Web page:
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Old Houses to Be Renovated

Shanghai will improve the insulation in old villas and lane house to make them more energy efficient of the next several years, a construction expert said yesterday.

A boy signs his name yesterday on an information board that promotes the idea of saving energy at the Xiling Residential Area in Shanghai. The city is organizing various activities to encourage local families to be more energy efficient.

The government will subsidize the work, but tenants and landlords will have to pay for some of the improvements.

"Our goal is to make the tenants of old houses in Shanghai feel more comfortable and pay smaller electricity bills," said Cao Yiran, head of the energy-efficiency department at the Shanghai Research Institute of Building Sciences.

He said the project is part of municipal efforts to protect heritage buildings and improve the living conditions of tenants.

The renovations will be conducted on most villas and shikumen houses built in the city before 1949, particularly the old villas on Sinan Road and in Huangpu District near the Huangpu River.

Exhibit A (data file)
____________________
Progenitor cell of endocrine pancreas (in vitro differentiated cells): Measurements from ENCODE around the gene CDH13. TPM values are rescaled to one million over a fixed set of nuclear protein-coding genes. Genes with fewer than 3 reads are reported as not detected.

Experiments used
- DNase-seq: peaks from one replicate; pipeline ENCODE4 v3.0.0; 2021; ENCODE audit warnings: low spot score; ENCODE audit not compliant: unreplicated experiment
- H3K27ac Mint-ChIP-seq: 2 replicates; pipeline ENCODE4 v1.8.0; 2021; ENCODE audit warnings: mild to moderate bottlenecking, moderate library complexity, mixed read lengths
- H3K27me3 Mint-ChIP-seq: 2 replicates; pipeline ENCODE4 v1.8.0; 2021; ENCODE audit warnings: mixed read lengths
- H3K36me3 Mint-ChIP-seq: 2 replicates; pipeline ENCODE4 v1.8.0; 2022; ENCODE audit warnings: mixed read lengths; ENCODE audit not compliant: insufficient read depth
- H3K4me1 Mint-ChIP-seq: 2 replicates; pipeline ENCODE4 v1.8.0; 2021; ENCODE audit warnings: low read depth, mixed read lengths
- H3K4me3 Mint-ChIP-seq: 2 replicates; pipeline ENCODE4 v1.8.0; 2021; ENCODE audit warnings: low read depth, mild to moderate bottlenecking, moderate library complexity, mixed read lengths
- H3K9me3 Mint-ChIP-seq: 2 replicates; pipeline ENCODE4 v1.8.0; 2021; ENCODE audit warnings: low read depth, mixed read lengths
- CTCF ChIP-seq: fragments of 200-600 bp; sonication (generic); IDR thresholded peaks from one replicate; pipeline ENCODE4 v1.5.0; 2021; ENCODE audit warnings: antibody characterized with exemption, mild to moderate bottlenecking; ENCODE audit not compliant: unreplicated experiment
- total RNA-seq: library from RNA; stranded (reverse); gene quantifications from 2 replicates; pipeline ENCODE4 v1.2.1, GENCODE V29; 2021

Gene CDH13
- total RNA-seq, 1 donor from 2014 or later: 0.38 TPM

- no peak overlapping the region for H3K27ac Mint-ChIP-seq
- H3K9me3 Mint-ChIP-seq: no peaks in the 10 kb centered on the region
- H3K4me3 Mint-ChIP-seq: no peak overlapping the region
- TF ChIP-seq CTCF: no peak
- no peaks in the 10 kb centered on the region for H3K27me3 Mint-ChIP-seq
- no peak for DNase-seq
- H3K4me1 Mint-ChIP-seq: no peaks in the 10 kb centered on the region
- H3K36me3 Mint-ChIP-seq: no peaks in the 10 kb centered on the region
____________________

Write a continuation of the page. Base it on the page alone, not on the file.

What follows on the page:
The project is expected to cost around 80 yuan (US$9.88) per square meter. The buildings' exterior walls, roofs, window frames and curtains will all be renovated.

"Normally, after such renovations, power consumption will drop by around 25 percent," said Cao.

Construction workers will add insulation to exterior walls and roofs, and seal window frames to prevent heat loss in the winter. A layer of insulation material will also be pasted to the curtains in the old houses.

The city government recently placed all of the old houses built before 1949 under municipal protection. Such buildings cover 12.18 million square meters in the city.

More than 90 percent of those old houses are located in downtown areas, such as Huangpu, Jing'an, Luwan, Xuhui and Hongkou districts.

And about half of the old buildings are along residential lanes, mostly shikumen houses - a form of row houses that were built exclusively in Shanghai during the late 19th century and early 20th century.

Experts said most of the old shikumen houses need immediate renovations since they have been "packed" by too many tenants for decades.

"Conducting energy-efficient renovation will lengthen the longevity of those houses," said Chen Youhua of the Shanghai Urban Planning Administrative Bureau.

(Shanghai Daily August 30, 2005)

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